I just had the good fortune of seeing An Inconvenient Truth, the documentary about global warming as presented by Al Gore. It's a must-see.
Though I'm not a student of global climate change, I consider myself to be someone who's reasonably well-informed. After having seen An Inconvenient Truth, however, I've discovered that I'm not. The film is chock-full of information about the phenomenon, one that's disputed, apparently, only by those outside of the scientific community. There, there's a clear consensus: it's happening, and something needs to be done--yesterday. One of the most provocative moments of the film for me occurred near the middle, where Gore contrasted scientific and popular views on global climate change. Despite the fact that more than 900 scientific studies confirm the existence of global warming without a dissenting voice, more than half of all news stories appearing in the popular media dispute its existence.
Gore attributes this disparity of views, and the government's refusal to take more positive steps toward a solution, to those who cast doubt on the phenomenon--those who work, for example, in P.R. firms in the employ of energy profiteers. And here I need to make what's admittedly a strange leap to talk about cultural studies. I find, as I finish my own book, that a great deal of what I do as a practitioner of cultural studies is precisely that--to cast doubt. Part of what I try to do, too, is to tell a different, better story about whatever it is I'm trying to talk about, whether it's books, intellectual property, cultural studies, or something else entirely. But I find in my own work, and in at least some work in cultural studies, that we don't move sufficiently beyond casting doubt. I can't help but think that at least sometimes, my own work supports a culture of unhealthy skepticism.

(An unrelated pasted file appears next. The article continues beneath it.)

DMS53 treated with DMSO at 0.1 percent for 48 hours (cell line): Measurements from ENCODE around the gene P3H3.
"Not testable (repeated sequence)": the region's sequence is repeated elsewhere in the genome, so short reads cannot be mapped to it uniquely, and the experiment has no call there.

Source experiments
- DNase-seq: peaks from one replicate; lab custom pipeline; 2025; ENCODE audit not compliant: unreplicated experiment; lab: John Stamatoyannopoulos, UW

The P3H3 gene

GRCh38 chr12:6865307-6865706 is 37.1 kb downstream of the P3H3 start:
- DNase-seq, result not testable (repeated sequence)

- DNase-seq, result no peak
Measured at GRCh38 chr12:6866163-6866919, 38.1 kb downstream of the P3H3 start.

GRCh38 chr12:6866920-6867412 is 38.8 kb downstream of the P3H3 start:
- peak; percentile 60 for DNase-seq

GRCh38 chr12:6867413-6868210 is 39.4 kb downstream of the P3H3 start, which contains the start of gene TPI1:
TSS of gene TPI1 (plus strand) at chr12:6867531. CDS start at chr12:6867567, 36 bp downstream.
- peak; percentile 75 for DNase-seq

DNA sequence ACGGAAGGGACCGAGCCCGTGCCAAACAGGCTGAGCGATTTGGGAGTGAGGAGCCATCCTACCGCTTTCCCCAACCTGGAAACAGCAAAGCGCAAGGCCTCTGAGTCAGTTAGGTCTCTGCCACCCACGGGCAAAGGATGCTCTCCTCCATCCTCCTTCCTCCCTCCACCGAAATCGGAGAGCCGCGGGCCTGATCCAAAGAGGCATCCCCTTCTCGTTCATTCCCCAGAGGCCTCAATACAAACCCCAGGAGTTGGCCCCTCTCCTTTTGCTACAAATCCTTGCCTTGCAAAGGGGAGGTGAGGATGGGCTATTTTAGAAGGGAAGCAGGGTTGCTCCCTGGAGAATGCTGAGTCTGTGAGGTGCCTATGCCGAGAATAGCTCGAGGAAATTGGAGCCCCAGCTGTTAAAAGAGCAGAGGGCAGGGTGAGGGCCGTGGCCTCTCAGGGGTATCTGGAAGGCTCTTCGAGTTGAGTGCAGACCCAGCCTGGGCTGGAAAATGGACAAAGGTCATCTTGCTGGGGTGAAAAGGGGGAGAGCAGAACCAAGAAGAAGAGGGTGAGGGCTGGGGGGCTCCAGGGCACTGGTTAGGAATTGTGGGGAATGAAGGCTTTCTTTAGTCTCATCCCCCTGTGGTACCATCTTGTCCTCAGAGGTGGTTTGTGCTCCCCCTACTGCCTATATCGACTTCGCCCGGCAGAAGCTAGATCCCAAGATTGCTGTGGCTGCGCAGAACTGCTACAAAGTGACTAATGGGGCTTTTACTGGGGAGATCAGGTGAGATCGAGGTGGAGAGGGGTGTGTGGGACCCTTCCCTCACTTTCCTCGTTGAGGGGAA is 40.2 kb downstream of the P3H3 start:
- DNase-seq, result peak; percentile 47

An Inconvenient Truth shines, though, in that it puts forth a vision of a more environmentally sustainable word and explains how change could be made at the level of the everyday and beyond. The film offers a normative, forward-looking vision of the world, the kind of thing that I think cultural studies would do well to offer, too.